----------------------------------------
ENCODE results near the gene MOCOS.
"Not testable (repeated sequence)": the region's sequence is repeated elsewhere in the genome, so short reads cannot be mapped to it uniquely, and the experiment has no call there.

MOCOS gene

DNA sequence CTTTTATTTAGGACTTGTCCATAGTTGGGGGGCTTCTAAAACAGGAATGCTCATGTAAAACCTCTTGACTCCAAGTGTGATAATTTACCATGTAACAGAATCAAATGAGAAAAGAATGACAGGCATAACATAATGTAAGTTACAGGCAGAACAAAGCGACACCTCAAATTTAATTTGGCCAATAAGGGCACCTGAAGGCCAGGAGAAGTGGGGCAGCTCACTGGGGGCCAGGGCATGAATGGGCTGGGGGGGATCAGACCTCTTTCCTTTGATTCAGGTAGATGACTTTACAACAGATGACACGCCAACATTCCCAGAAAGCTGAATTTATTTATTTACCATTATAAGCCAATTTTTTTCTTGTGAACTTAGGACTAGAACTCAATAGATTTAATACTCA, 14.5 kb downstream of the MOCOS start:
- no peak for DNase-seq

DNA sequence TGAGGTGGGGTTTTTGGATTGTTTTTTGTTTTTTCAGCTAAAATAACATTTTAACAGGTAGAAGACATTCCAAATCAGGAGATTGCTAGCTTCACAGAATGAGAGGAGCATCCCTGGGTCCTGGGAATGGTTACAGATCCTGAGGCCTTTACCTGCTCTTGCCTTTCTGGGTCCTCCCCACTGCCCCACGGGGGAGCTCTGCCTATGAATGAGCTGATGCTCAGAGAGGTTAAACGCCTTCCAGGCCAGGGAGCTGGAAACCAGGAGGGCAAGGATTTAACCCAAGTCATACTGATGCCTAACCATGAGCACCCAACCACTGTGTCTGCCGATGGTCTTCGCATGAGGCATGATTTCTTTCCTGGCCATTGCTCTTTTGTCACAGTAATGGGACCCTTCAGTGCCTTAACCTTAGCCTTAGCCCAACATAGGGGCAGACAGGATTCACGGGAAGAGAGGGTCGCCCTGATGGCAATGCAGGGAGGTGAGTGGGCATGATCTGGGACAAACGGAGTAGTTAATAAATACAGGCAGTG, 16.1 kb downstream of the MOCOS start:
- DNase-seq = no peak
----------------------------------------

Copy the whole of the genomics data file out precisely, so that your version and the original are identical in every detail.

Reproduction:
ENCODE results near the gene MOCOS.
"Not testable (repeated sequence)": the region's sequence is repeated elsewhere in the genome, so short reads cannot be mapped to it uniquely, and the experiment has no call there.

MOCOS gene

DNA sequence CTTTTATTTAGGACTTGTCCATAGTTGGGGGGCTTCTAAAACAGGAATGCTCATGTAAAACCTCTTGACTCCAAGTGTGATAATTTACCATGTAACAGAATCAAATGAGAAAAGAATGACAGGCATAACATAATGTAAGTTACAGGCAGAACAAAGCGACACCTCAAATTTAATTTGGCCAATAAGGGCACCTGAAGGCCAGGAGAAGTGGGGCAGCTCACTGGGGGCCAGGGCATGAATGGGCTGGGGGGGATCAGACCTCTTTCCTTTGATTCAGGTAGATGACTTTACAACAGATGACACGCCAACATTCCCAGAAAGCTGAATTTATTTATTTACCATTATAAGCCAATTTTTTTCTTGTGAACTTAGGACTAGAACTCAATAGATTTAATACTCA, 14.5 kb downstream of the MOCOS start:
- no peak for DNase-seq

DNA sequence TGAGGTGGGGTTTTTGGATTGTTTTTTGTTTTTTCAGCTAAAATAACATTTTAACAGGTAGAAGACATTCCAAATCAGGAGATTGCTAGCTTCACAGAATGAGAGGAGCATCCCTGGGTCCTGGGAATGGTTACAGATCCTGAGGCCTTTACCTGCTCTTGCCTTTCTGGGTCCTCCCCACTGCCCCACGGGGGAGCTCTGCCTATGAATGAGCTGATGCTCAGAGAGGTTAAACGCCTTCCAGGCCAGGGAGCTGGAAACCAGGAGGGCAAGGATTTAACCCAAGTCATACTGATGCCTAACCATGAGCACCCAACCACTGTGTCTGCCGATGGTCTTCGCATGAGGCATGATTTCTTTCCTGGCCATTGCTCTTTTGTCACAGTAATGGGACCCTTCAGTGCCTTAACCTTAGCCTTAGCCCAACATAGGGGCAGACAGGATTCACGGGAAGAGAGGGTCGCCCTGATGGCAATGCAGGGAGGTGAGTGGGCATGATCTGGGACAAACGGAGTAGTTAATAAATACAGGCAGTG, 16.1 kb downstream of the MOCOS start:
- DNase-seq = no peak